The relationships of psychological mindedness and religious coping to psychological distress and adjustment in high-school adolescents

Adela S Roxas, Fordham University

Abstract

The relationships of psychological mindedness and religious coping to psychological distress and adjustment were examined in 587 adolescents in 9th through 12th grades. Participants completed questionnaires that measured psychological mindedness, positive and negative religious coping, perceived stress, psychological distress, positive and negative affect, and satisfaction with life. Results were largely consistent with predictions tying psychological mindedness and positive religious coping to better adjustment and negative religious coping to worse adjustment. Psychological mindedness was positively associated with positive affect and satisfaction with life. Psychological mindedness was negatively associated with negative affect and psychological distress. Positive religious coping was positively associated with positive affect and satisfaction with life. However, contrary to prediction, positive religious coping was not negatively related to either negative affect or psychological distress. Negative religious coping was negatively associated with positive affect and satisfaction with life. Negative religious coping was positively related to negative affect and psychological distress. Multivariate results of the effects of psychological mindedness and religious coping on psychological distres and adustment indicated that psychological mindedness, positive religious coping, and negative religious coping each significantly explained the combined variables of psychological distress, positive affect, negative affect, and satisfaction with life. Post-hoc analyses for univariate effects differed according to the criterion variable examined. Practically, the pattern of findings for unique explanatory effects suggests that those in helping relationships with adolescents might consider that psychological mindedness and positive and negative religious coping could all potentially contribute to adjustment in varying ways depending on the outcomes being considered. Contrary to prediction, no significant moderating effects of the relationship between stress and adjustment were found across all predictor and criterion variables. The lack of moderating effects may suggest more consistently beneficial effects of psychological mindedness and religious coping on the relationship between stress and outcomes than moderating effects.^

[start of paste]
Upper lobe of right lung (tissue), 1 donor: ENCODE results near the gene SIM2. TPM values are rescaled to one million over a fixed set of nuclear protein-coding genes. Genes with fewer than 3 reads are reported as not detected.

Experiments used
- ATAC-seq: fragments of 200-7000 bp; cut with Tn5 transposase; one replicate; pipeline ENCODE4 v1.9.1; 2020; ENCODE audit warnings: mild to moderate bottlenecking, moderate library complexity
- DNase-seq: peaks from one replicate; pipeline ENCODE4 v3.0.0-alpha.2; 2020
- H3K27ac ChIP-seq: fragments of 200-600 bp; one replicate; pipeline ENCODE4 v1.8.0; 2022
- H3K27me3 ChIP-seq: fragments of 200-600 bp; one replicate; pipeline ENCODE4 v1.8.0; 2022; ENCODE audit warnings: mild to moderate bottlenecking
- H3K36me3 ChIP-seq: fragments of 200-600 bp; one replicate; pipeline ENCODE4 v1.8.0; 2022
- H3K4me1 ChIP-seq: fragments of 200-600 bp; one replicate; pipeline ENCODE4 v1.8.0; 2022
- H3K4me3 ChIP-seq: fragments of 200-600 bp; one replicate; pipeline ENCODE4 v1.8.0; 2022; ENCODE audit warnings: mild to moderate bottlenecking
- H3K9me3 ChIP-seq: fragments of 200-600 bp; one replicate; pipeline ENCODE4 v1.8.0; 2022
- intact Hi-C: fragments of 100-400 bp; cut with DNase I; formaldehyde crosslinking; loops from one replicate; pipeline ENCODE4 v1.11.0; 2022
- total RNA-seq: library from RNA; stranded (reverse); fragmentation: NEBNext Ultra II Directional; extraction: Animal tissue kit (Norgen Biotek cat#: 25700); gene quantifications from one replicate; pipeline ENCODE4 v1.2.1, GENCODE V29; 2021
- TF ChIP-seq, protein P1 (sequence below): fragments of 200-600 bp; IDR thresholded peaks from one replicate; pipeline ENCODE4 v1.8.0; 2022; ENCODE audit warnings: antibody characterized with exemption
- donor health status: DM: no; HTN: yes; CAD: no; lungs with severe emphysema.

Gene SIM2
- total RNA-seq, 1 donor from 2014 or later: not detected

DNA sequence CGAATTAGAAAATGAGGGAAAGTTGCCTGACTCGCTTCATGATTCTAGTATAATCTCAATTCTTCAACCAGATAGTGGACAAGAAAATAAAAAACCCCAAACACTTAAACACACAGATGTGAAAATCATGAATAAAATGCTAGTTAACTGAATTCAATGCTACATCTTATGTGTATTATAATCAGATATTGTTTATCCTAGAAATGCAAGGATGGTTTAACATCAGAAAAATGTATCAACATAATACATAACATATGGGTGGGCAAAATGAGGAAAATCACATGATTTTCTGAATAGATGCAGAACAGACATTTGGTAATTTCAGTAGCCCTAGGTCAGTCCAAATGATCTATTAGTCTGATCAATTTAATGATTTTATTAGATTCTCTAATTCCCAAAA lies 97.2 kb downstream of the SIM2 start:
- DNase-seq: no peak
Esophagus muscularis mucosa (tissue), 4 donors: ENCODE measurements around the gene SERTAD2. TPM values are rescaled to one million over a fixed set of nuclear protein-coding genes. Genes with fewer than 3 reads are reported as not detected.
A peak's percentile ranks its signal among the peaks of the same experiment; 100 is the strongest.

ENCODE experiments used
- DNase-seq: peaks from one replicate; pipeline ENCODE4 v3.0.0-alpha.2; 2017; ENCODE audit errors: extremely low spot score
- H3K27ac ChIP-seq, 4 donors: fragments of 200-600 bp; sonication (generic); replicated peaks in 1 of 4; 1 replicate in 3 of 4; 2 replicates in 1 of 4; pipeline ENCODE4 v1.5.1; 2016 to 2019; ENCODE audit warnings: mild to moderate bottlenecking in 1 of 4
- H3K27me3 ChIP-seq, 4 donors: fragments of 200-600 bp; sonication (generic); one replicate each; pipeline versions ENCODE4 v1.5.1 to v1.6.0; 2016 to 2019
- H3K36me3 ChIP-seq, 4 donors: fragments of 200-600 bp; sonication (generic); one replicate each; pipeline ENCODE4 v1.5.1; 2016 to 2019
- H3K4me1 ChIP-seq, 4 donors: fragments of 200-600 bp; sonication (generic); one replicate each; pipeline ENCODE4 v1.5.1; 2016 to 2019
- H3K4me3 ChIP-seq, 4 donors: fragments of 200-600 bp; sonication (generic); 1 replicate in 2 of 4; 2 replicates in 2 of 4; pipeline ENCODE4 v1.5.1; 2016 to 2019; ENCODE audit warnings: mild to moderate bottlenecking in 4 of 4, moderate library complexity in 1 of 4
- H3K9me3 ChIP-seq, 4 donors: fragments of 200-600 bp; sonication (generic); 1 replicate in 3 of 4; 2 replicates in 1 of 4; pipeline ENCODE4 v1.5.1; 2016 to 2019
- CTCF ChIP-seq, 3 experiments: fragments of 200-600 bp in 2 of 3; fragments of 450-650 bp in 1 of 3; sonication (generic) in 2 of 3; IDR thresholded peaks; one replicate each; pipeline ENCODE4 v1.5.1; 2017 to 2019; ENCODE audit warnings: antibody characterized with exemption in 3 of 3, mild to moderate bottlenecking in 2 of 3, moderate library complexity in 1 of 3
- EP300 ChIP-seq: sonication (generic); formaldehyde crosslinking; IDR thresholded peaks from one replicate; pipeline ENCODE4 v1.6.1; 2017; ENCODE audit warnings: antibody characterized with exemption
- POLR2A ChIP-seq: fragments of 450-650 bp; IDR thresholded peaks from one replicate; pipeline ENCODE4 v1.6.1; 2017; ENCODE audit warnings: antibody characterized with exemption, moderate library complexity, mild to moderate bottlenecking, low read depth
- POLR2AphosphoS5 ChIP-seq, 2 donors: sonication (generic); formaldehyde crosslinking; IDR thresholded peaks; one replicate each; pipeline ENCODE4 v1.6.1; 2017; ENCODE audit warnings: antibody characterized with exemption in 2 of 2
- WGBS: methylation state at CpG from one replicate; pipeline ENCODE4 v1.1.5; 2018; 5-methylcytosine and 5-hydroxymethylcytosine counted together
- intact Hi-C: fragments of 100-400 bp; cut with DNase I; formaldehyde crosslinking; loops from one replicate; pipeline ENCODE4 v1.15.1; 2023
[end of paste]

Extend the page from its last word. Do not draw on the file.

Subject Area

Psychology, Clinical

Recommended Citation

Adela S Roxas, "The relationships of psychological mindedness and religious coping to psychological distress and adjustment in high-school adolescents" (January 1, 2011). ETD Collection for Fordham University. Paper AAI3495879.
http://fordham.bepress.com/dissertations/AAI3495879

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